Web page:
This was quite a trip in those days since it was rushed along the streets
by man power. At the fires the men attached the hose to a steamer
which pumped the water.
In the center of the main lower hall in the headquarters stands
the old hose cart, painted cream color in recent years and trimmed
with goldleaf. This vehicle contains about 600 feet of hose, steel tires,
and carries axes and crowbars among its equipment.
There are billard and card tables around which the men gather
every day of the week. Upstairs in the meeting room is a massive
showcase well filled with cups and trophies won by the association.
The Exempts have many social affairs and reunions and toda\
have a Ladies Auxilliary headed by Mrs. Kathryn Welcher. The
members assemble there and live old times again and there's a lot of
smoke in the headquarters that isn't due to a fire. Chief James G.
Hogan is the present head of the city department, and William F.
Hogan who was a second Asst-Chief of the volunteers in 1903, are
active members. Chief Hogan had been a member of Columbia Truck
and William Hogan was with Engine No. I.
Other active members were : William N. Hutchinson, prominent
local real estate dealer who had served with Independence Fire Com-
pany, William Laubenheimer who was with Protection Engine Co.
No. 5, Frank Dobson, who served with Independence and John
P. Byers who served with Enterprise Hose Company No. 1.
The volunteers were very loyal to their duties in the old days. A
story is told about Foreman Samuel Goldenhorn of the Bayonne Hook
and Ladder Company, who conducted one of the local dry good stores.
He was in the chair of Dr. Mellor's office having his teeth looked after.
A fire alarm was sounded. He sprang from the chair and ran to the
BAYONNE OLD AND NEW
firehouse. The dentist did not have time to finish his work and as a
result Goldenhorn could not close his mouth all night. Many stories
similar to this are told daily at the headquarters.
In 1873 the city purchased Carragan's building for $10,000. On
June 30, 1874 the Council first met in the new City Hall.
The Woodbine Tavern and picnic grounds flourished at that time.
The tavern was a small old-fashioned frame house and was operated
by John Salter. There was a large grove with swings and a dancing
pavillion where many jolly parties took place.
Willow Haven was a large hotel located near the Woodbine. This
building was removed, divided into two parts, one of which became a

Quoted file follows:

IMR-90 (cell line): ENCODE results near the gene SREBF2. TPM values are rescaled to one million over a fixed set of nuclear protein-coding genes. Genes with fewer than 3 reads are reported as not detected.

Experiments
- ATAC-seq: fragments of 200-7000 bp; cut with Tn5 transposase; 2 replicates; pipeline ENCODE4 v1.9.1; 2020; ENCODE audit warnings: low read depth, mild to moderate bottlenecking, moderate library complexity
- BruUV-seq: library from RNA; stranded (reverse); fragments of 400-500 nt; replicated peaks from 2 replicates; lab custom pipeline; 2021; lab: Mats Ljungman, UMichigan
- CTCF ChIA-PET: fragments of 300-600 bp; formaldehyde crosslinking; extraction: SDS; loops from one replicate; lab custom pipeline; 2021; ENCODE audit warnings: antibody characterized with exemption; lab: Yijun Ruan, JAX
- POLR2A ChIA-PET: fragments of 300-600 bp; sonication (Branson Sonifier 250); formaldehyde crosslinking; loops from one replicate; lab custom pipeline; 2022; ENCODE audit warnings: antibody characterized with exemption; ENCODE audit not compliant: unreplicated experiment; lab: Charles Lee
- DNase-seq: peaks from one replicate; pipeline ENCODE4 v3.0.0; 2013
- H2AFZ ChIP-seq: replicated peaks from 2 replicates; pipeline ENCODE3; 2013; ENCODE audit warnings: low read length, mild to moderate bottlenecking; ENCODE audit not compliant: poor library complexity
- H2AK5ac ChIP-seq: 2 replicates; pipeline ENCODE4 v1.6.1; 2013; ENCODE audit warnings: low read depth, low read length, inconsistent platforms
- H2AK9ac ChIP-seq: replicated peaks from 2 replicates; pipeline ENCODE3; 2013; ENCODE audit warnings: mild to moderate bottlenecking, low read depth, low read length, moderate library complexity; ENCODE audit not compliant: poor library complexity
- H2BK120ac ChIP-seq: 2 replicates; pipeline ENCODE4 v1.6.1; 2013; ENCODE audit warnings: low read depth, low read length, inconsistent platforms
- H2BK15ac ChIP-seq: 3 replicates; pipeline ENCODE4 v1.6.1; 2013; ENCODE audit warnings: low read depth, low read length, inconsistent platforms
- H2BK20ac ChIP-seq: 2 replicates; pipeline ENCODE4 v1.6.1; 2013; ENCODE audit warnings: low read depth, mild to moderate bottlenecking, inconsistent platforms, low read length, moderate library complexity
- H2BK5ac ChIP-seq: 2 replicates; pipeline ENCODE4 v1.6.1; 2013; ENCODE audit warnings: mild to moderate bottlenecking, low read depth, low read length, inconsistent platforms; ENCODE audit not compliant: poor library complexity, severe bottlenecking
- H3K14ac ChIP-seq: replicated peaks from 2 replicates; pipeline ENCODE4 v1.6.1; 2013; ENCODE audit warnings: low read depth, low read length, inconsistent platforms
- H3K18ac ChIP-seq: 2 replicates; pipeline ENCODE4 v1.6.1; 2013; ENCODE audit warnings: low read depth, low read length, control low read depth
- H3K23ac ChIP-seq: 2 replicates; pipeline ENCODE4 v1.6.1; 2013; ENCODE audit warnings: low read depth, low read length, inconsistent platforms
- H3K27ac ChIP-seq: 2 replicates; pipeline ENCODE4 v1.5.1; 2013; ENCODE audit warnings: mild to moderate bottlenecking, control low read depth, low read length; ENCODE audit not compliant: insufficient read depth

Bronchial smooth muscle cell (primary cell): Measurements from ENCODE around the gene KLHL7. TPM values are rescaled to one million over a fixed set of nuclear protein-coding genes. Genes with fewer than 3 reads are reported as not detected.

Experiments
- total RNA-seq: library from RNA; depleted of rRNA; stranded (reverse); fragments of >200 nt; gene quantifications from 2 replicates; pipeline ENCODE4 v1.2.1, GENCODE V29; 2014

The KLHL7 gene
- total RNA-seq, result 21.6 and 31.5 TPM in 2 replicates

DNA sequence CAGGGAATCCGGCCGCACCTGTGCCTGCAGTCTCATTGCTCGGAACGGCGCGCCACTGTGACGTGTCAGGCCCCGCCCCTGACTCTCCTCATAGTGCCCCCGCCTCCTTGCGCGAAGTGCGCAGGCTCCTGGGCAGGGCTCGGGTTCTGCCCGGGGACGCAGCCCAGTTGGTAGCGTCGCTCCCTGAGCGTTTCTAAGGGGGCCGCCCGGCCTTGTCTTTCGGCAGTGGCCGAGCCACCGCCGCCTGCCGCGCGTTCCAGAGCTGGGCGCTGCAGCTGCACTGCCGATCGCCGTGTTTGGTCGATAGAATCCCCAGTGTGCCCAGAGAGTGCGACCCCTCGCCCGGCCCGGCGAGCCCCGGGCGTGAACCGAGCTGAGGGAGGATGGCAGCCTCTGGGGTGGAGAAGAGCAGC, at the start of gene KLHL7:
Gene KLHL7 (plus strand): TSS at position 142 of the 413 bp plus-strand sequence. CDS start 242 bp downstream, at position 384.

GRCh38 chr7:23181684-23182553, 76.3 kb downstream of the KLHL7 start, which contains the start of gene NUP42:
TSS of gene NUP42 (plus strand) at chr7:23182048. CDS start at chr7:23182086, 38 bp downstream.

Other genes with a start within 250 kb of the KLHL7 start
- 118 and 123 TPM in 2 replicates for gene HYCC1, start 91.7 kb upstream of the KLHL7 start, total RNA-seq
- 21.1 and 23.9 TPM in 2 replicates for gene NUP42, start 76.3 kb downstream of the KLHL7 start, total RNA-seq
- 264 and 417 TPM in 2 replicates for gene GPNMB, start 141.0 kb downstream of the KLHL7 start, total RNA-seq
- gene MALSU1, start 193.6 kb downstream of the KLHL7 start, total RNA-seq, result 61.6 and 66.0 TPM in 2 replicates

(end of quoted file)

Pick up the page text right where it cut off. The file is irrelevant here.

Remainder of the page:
tenement house at 48th Street and Broadway and the other went to
Salters Hall at Center Street.
In 1875 an assessment was collected for support and maintenance
of public schools, street repairs, salaries of city officials and for the
lighting of streets.
In this same year the first chief engineer. E. Berry of the Fire De-
partment was appointed.
Chestnutting was popular pastime at this time and many came from
neighboring towns to enjoy the sport. There was an abundance of
chestnuts grown in Bayonne.
Taken from Bayonne Herald and Greenville Register 1879
ENGLISH CLASSICAL AND ART
Boarding and Day School
For Young Ladies
Alfred E. Sloan, M. A. formerly President of the Kentucky College
at Pewee Valley near Louisville
La Tourette Building
September 18, 1879
Day Scholars S40. a half year
Advanced Course $50. a half year
Modern Languages, Music, Drawing and Painting, extra
A. E. Sloan, M.A. Lepha X. Clark, A.B.
Principal Lady Principal
Constable Hook Cemetery advertises lots for sale
BAYONNE OLD AND NEW
P. W. CONNELLY
1 6th Street near the Depot
Hearses and carriages to let. Bodies laid out and preserved
FROM A MINIATURE GROUP BY NED J. BURNS IN THE
MUSEUM OF THE CITY OF NEW YORK.
THE GLORIOUS 80's IN BAYONNE - 1880-1890
Oil and Other Industries Bring People From All Parts of the World to Bayonne:
Contract for City Water; Avenue D Macadamized: Stage Coaches Bought
From New York 1883; Horse Cars in 1885; First Apartments and First
Bank; Streets and Houses Numbered; Electric Lighting; Free Delivery of
Mails; Bayonne Hospital.
Stephen K. Lane was elected Mayor in 1879 succeeding Henry